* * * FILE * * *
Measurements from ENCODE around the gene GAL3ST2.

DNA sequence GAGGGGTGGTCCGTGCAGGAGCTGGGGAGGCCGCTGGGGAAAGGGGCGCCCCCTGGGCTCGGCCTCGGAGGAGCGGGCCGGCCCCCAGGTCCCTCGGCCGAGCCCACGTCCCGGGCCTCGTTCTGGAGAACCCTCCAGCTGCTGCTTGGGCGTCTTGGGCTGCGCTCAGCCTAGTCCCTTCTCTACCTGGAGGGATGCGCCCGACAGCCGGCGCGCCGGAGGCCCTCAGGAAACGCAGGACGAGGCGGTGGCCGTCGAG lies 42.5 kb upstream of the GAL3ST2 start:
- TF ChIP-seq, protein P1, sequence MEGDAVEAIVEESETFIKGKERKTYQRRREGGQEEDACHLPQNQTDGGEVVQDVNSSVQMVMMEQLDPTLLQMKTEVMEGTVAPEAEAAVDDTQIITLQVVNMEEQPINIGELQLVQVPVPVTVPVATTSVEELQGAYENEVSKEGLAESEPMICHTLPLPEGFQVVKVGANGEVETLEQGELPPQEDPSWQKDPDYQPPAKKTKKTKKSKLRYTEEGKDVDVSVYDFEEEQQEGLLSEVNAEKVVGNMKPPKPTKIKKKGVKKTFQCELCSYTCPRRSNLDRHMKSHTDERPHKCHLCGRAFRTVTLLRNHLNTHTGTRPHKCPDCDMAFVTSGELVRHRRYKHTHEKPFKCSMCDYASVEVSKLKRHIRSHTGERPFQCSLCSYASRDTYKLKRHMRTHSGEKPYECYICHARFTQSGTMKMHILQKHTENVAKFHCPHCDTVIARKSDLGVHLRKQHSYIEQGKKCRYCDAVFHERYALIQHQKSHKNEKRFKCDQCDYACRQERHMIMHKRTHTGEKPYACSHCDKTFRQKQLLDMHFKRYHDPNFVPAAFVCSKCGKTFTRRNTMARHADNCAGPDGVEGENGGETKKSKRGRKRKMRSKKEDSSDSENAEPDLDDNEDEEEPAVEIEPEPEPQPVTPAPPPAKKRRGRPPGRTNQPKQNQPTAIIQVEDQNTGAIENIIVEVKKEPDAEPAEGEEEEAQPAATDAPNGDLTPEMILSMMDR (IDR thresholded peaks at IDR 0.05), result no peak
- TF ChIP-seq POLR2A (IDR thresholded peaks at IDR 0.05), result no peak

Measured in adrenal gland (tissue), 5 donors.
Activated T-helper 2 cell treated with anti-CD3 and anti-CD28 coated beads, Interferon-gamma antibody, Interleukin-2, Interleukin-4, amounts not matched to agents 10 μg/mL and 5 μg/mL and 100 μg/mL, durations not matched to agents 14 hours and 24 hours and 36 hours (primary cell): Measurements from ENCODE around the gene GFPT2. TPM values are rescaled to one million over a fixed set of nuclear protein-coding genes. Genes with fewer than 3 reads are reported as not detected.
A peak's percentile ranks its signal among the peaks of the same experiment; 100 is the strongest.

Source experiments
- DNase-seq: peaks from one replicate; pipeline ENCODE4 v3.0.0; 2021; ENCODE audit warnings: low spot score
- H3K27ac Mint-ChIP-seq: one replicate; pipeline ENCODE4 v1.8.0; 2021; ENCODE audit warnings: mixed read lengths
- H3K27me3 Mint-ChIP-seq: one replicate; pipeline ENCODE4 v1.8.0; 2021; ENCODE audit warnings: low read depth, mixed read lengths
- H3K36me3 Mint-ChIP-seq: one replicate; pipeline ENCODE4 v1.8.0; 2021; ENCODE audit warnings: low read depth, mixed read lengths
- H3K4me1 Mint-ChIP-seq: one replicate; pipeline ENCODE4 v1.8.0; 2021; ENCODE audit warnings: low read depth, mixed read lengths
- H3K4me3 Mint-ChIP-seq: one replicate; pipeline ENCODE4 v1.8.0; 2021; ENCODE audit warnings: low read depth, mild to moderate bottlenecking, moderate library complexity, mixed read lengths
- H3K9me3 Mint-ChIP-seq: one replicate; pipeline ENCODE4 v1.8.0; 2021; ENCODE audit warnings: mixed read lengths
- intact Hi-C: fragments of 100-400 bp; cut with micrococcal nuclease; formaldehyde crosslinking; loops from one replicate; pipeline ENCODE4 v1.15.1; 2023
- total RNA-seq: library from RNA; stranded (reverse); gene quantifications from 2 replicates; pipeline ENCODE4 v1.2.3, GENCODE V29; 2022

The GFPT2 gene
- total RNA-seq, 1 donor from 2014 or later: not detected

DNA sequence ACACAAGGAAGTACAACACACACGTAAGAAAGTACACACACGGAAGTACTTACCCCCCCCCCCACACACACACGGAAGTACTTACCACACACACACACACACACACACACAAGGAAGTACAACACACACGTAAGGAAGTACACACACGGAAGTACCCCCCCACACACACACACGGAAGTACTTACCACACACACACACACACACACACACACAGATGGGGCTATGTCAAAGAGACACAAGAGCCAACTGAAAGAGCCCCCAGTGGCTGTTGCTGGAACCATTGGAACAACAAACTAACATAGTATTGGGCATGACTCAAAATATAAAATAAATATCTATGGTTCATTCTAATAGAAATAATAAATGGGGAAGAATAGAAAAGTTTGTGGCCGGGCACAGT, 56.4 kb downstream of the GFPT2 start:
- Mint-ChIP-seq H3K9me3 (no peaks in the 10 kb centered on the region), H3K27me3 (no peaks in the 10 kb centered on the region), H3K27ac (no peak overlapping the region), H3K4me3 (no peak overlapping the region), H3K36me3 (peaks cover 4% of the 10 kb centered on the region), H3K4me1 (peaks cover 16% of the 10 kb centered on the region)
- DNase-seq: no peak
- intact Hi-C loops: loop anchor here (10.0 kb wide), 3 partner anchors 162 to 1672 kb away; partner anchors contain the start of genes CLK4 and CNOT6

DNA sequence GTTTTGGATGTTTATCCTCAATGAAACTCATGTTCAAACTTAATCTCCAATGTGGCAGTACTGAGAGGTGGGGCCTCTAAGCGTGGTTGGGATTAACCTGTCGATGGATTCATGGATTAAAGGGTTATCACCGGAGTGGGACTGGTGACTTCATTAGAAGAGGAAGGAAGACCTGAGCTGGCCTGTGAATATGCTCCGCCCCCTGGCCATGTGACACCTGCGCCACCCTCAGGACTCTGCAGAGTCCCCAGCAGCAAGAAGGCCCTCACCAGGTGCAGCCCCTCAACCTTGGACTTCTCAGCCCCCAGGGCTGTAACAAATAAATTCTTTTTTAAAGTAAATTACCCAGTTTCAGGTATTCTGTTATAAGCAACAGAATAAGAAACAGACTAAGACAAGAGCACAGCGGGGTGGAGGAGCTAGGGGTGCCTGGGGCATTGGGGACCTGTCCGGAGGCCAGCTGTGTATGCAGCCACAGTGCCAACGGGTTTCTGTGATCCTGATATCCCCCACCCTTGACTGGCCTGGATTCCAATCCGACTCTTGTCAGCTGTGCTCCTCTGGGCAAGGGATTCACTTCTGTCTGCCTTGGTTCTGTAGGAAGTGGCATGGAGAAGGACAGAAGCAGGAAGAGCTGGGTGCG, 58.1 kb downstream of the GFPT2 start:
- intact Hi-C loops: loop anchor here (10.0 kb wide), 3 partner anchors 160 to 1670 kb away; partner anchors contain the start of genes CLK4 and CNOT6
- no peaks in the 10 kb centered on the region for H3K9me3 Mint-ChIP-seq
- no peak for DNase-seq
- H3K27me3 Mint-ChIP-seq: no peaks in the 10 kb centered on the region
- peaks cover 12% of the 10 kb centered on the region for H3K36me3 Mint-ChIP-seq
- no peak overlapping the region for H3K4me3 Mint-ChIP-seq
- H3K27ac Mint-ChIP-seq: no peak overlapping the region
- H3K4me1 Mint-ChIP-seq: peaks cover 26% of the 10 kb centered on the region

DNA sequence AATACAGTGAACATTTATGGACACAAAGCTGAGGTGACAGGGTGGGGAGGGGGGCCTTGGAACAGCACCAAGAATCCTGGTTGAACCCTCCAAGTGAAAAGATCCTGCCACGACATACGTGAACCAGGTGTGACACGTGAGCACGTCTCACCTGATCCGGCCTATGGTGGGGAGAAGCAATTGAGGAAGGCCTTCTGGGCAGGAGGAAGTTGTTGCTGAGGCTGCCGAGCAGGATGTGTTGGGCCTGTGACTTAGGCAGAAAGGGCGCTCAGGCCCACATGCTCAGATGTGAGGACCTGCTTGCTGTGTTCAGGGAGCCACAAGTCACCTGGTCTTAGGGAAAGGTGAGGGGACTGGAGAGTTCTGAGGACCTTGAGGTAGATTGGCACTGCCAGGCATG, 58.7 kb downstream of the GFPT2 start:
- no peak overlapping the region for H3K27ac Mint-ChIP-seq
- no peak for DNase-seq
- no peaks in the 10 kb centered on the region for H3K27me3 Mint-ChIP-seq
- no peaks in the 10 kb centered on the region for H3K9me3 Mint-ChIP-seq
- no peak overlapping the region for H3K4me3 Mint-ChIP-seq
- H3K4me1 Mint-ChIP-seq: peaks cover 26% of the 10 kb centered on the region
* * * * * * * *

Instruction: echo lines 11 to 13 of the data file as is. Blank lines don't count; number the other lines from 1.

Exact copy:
- H3K27me3 Mint-ChIP-seq: one replicate; pipeline ENCODE4 v1.8.0; 2021; ENCODE audit warnings: low read depth, mixed read lengths
- H3K36me3 Mint-ChIP-seq: one replicate; pipeline ENCODE4 v1.8.0; 2021; ENCODE audit warnings: low read depth, mixed read lengths
- H3K4me1 Mint-ChIP-seq: one replicate; pipeline ENCODE4 v1.8.0; 2021; ENCODE audit warnings: low read depth, mixed read lengths